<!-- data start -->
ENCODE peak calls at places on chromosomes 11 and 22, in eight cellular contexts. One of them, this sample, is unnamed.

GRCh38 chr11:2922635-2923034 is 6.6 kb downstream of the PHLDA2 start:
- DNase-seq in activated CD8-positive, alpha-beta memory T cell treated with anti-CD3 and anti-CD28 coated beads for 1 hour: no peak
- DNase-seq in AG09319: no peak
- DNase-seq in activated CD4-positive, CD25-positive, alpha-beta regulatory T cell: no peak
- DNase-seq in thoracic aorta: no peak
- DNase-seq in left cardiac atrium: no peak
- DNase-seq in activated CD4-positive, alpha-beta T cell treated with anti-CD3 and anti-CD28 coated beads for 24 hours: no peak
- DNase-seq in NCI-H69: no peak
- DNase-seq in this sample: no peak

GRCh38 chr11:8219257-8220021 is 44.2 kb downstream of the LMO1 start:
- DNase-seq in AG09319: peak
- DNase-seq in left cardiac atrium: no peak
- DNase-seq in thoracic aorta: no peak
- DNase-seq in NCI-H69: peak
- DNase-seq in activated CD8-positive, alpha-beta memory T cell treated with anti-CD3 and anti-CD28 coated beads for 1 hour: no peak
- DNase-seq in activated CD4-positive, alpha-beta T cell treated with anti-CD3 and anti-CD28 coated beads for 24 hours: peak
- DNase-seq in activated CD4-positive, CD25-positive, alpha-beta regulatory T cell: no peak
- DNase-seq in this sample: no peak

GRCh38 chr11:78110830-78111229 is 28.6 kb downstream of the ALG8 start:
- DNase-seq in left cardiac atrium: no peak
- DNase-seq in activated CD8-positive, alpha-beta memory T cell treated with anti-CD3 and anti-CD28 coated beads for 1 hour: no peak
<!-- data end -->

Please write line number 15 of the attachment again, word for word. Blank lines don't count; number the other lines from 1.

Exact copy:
- DNase-seq in NCI-H69: peak